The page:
Daring Bakers – Swiss Swirl Ice Cream Cake

I had this month’s daring challenge prepared way early in the month, but I’m playing catch-up with the post.  My blogging has been sporadic lately, but at least the Daring Kitchen gives me some deadlines I have to meet and thus keeps things turning over.  I’ll hopefully  get working on the backlog of photos, cat news, food and garden stuff I haven’t managed to get down here once my cold is away ;)

The July 2010 Daring Bakers’ challenge was hosted by Sunita of Sunita’s world – life and food. Sunita challenged everyone to make an ice-cream filled Swiss roll that’s then used to make a bombe with hot fudge. Her recipe is based on an ice cream cake recipe from Taste of Home.

This definitely wasn’t the prettiest thing I ever made, not touching the other beautiful entries for this month, and the photographs were hurried as they were taken when it was served – after a dinner with Andy’s parents, his sister and her partner.  I’d wanted to do the dessert when they were over as otherwise it’d have taken Andy and I weeks to eat it all up – we still ended up taking extra over to M&M’s the next day with some extras stuffed in the freezer!

As you can see, it’s not quite like the recipe / guidelines.  I’m not a huge fan of chocolate upon chocolate upon chocolate, so I wanted something lighter.  I decided, eventually on a ‘trifle’ theme for it – custard ice cream, mixed summer fruit sauce, vanilla ice cream, and plain swiss roll with brandy-cream filling. Whilst I can’t say it was even an unreserved success taste wise, I certainly learned a lot from making it.

I had never made my own sponge cake before and, though the first one was a failure, the second one turned out perfectly – despite being gluten free (Andy’s father is coeliac) and I learned how to make ice cream!  As if I needed yet another way to put on weight ;)  The custard ice cream was interesting, if a little odd.  I think both ice-creams suffered from being under-beaten (I was a bit rushed, trying to get everything ready at the same time) and our over-zealously cold freezer.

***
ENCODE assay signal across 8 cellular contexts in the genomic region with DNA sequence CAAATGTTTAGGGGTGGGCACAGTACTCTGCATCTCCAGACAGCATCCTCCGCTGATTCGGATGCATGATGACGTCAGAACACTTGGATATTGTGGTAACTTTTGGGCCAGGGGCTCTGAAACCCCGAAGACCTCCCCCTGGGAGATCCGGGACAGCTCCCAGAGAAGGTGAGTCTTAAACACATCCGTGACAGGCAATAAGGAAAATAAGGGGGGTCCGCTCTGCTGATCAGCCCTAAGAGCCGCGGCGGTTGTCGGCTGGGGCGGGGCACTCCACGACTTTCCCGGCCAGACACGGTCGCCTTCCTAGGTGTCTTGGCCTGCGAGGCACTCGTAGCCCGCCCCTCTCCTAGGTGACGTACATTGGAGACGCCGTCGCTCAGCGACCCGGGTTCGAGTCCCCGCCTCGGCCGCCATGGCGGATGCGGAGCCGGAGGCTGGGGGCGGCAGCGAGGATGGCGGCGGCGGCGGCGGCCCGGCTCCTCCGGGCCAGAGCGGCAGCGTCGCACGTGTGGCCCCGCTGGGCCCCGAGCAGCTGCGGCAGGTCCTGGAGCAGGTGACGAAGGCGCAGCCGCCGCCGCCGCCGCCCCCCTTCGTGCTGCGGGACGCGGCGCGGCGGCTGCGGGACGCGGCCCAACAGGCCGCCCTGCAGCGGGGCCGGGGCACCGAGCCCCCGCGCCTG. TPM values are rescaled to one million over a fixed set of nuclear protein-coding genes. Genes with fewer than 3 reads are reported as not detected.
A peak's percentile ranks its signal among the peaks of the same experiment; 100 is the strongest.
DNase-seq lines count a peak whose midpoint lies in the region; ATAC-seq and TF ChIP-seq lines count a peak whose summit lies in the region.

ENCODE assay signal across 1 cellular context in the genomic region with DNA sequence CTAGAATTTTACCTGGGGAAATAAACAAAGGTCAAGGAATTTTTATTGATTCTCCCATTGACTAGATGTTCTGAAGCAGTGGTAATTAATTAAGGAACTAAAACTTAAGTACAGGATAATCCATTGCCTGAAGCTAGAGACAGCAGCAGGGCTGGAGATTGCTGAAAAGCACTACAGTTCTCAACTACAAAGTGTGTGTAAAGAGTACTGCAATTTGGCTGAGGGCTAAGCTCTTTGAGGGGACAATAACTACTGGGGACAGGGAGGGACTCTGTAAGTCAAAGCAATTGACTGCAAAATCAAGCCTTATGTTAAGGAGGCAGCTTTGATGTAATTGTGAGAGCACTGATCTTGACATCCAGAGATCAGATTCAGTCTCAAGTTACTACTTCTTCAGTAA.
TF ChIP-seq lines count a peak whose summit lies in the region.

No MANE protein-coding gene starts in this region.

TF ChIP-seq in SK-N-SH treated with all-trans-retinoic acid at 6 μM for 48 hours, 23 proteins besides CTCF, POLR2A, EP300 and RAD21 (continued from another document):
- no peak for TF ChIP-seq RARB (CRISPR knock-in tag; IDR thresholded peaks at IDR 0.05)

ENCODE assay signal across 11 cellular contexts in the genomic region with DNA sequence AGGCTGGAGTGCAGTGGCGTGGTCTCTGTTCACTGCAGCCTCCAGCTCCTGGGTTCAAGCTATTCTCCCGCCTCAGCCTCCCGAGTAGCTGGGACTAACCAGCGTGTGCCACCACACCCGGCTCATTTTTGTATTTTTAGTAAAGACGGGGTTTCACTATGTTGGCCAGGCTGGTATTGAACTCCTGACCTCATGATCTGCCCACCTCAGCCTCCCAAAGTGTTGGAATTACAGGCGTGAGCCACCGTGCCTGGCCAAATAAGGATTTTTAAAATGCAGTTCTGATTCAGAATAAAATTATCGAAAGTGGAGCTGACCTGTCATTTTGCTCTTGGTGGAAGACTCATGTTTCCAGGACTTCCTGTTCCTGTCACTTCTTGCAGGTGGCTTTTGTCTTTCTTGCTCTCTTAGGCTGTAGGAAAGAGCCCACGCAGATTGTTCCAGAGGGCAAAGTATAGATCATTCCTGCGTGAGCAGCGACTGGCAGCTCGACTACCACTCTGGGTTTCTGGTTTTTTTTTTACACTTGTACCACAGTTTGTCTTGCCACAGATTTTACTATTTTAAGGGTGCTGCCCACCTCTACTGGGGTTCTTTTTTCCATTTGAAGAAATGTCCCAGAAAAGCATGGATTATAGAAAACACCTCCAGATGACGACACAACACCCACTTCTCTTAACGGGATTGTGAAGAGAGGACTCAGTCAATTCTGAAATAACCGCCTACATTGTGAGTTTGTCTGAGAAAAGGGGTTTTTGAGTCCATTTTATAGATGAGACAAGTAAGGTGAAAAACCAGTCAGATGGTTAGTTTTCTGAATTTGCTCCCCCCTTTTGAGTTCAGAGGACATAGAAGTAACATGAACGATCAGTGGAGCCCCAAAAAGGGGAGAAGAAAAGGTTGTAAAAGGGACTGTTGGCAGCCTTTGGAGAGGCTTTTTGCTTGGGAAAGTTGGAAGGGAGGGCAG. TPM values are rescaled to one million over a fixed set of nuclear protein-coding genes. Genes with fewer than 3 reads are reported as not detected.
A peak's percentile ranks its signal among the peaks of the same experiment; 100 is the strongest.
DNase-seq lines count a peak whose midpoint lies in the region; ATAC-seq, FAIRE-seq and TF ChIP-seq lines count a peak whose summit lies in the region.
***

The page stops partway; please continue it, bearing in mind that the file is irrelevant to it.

Read More

Daring Cooks – Nut Butters

I dropped the ball on this month’s challenge, a little – though I’ll manage to scootch my post in just on time ;)! I’ve wanted to try nut butters for a time – specifically cashew butter, used as a substitute for peanut butter, since Andy is allergic.  One thing he’d never tried, therefore, was chicken satay.  Given that this month’s challenge was to use a nut butter with a savoury recipe, that’s what I decided to do!

The July 2010 Daring Cooks’ Challenge was hosted by Margie of More Please and Natashya of Living in the Kitchen with Puppies. They chose to challenge Daring Cooks to make their own nut butter from scratch, and use the nut butter in a recipe. Their sources include Better with Nut Butter by Cooking Light Magazine, Asian Noodles by Nina Simonds, and Food Network online.

I actually got my baking challenge done this month before doing this one – despite the fact that I’d know straight away what I intended to cook.  Andy’s been super-busy, though, and when he’s not, things just conspired to put this dish off the menu.  However, I decided last night that I’d make it today, which… was very handy, since I realised this morning that today was my last chance to get this month’s challenge in on time!